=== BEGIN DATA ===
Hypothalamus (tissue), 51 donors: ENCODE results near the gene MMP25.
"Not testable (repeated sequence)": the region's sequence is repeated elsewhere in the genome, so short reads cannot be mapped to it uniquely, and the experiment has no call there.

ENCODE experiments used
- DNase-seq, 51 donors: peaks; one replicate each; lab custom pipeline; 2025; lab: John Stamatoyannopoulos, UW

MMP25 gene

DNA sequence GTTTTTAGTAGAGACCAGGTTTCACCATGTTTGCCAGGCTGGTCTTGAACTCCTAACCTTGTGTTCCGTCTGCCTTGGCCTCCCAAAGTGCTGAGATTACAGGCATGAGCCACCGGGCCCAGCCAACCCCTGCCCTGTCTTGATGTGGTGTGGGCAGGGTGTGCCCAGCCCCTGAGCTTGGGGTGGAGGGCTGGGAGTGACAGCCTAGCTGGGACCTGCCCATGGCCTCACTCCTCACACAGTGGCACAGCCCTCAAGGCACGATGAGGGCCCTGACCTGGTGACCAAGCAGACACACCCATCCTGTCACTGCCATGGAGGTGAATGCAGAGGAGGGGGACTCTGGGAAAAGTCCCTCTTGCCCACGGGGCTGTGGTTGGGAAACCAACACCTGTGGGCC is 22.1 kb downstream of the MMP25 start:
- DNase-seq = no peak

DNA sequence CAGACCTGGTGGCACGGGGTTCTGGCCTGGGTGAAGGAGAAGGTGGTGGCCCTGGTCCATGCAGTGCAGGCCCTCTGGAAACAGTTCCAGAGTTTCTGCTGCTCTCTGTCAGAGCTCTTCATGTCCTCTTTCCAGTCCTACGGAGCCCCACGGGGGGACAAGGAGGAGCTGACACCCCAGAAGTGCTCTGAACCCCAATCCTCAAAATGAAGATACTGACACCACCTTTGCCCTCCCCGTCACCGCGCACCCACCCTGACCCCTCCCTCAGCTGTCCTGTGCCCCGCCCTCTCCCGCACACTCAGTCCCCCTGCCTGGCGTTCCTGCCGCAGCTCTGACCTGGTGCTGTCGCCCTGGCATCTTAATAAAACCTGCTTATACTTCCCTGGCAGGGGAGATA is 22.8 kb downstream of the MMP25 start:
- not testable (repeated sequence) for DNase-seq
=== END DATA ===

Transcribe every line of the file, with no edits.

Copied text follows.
Hypothalamus (tissue), 51 donors: ENCODE results near the gene MMP25.
"Not testable (repeated sequence)": the region's sequence is repeated elsewhere in the genome, so short reads cannot be mapped to it uniquely, and the experiment has no call there.

ENCODE experiments used
- DNase-seq, 51 donors: peaks; one replicate each; lab custom pipeline; 2025; lab: John Stamatoyannopoulos, UW

MMP25 gene

DNA sequence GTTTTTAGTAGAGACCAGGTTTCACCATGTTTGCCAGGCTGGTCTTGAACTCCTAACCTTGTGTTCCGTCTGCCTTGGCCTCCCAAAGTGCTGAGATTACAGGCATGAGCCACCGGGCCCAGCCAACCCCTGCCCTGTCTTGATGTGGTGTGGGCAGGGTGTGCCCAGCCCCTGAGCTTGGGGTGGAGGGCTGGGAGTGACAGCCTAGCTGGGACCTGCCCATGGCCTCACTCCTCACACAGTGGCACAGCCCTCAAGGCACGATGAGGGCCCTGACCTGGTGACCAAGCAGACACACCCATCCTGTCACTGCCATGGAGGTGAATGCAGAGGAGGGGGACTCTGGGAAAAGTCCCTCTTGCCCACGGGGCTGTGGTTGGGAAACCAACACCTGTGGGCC is 22.1 kb downstream of the MMP25 start:
- DNase-seq = no peak

DNA sequence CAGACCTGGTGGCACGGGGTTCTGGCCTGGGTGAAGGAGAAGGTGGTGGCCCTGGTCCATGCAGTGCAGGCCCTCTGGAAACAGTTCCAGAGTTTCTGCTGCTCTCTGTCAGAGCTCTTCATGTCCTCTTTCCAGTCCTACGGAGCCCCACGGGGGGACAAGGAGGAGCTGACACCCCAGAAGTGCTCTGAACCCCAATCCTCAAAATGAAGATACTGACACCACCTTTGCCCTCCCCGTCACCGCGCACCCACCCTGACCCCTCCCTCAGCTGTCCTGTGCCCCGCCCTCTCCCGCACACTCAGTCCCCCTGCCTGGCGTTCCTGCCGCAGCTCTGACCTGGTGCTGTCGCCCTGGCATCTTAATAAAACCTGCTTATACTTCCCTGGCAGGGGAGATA is 22.8 kb downstream of the MMP25 start:
- not testable (repeated sequence) for DNase-seq